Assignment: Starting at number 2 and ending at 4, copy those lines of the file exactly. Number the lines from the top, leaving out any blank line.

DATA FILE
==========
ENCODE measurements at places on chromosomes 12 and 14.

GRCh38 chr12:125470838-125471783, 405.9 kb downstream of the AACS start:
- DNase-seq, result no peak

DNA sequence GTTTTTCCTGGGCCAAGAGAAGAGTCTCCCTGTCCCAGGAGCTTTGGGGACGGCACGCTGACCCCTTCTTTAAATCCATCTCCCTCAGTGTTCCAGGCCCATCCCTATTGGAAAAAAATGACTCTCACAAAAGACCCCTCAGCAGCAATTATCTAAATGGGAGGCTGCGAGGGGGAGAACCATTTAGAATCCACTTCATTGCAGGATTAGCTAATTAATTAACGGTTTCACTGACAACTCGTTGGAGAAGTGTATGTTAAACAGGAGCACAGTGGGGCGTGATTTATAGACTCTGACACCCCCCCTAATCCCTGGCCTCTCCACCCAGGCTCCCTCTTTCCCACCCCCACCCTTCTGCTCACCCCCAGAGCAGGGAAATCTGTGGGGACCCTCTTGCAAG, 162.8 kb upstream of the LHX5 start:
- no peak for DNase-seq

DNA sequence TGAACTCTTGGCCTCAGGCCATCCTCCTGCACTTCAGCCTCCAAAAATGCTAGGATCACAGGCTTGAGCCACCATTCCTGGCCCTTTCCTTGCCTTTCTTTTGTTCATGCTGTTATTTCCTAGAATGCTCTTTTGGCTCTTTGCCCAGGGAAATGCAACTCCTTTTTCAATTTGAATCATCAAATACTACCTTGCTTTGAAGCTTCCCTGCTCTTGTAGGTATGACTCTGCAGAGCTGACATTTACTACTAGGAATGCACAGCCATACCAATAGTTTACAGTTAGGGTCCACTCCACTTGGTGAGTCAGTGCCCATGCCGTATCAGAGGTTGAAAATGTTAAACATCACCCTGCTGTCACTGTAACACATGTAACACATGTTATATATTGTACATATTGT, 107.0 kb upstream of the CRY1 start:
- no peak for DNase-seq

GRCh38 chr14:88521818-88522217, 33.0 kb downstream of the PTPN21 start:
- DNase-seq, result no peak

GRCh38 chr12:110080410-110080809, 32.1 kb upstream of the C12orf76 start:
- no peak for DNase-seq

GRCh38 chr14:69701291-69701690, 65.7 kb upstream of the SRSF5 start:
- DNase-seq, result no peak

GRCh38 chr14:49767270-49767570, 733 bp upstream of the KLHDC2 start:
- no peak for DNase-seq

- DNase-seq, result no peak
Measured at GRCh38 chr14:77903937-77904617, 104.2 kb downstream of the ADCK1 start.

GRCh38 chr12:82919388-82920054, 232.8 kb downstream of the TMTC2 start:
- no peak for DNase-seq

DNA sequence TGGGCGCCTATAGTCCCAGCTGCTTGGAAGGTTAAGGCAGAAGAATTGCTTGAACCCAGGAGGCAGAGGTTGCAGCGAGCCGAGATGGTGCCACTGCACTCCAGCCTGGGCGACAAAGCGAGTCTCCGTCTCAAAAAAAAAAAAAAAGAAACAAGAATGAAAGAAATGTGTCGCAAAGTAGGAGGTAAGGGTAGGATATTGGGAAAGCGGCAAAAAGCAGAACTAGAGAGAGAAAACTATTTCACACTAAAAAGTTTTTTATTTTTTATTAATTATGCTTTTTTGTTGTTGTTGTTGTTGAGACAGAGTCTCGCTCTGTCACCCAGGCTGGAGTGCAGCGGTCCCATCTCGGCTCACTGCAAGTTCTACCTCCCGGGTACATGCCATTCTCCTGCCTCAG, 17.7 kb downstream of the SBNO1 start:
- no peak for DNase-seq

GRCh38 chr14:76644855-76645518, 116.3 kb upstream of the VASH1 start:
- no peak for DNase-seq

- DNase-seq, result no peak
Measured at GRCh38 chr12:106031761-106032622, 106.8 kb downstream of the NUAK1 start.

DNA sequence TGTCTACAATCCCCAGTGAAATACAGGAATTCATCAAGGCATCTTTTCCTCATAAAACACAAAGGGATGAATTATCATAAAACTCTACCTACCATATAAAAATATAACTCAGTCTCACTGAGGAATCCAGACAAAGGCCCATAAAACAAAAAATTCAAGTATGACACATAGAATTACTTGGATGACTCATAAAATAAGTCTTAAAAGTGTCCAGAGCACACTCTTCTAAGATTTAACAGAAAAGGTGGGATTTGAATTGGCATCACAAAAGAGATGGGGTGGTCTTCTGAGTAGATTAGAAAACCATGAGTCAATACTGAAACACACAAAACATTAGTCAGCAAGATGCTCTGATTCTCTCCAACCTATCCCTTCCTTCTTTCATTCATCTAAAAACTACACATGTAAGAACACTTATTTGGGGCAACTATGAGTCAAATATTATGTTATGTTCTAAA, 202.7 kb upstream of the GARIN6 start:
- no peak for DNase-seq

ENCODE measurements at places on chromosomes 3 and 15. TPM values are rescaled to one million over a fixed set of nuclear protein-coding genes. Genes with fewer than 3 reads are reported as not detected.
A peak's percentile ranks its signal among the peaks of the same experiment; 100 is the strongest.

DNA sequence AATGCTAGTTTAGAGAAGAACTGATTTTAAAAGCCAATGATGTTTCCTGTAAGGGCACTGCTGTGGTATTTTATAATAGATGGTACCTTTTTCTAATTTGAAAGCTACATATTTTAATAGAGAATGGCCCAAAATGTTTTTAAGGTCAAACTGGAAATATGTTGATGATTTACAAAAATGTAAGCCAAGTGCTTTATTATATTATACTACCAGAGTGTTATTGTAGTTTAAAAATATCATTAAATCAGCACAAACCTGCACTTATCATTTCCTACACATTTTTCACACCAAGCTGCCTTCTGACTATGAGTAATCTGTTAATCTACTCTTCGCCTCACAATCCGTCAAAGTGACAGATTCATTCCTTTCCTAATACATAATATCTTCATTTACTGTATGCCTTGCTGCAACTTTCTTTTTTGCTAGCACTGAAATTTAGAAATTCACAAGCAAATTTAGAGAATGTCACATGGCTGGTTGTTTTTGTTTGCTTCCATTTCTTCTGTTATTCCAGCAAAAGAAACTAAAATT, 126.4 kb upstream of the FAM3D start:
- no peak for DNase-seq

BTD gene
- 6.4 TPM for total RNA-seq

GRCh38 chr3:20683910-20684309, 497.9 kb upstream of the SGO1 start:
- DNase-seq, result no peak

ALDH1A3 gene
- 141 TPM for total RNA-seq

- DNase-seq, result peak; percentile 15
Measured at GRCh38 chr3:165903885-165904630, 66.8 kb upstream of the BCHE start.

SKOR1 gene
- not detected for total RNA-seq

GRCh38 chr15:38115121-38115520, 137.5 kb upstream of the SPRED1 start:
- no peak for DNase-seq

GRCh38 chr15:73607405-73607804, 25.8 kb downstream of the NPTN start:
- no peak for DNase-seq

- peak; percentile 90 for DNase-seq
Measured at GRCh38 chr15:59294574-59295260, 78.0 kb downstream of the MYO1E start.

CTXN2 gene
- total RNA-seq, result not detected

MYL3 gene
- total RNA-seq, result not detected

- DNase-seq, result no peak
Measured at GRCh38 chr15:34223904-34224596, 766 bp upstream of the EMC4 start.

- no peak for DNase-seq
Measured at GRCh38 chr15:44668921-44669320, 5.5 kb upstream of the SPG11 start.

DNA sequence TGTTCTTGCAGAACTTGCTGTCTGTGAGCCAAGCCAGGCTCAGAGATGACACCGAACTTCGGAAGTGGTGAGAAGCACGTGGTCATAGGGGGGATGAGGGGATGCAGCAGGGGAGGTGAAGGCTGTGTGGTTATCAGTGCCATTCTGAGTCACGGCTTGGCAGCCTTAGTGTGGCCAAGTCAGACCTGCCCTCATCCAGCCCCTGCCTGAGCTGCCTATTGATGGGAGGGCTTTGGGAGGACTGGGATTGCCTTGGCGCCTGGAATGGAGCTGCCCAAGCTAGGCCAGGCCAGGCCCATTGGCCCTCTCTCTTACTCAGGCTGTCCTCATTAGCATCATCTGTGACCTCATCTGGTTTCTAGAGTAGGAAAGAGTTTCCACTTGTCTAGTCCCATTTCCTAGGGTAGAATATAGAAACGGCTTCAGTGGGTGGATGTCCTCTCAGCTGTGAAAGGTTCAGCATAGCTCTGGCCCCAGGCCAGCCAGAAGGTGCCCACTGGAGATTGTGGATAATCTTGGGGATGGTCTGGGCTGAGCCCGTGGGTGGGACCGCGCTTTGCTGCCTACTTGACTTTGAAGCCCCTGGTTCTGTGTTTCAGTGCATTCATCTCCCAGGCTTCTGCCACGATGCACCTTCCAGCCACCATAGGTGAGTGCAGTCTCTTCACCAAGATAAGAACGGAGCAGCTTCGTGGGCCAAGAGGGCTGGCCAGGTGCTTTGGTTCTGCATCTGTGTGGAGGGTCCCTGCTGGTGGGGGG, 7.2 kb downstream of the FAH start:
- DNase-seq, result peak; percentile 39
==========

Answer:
GRCh38 chr12:125470838-125471783, 405.9 kb downstream of the AACS start:
- DNase-seq, result no peak

DNA sequence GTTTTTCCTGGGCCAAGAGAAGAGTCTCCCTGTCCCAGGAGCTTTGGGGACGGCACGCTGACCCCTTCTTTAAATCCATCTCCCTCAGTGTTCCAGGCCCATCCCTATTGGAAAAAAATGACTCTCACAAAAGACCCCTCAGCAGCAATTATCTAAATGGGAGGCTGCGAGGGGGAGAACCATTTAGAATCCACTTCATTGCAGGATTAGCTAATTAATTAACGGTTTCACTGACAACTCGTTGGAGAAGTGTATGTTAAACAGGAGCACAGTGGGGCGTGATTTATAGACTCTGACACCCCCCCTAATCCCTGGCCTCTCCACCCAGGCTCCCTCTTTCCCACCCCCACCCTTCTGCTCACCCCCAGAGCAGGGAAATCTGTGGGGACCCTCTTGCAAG, 162.8 kb upstream of the LHX5 start: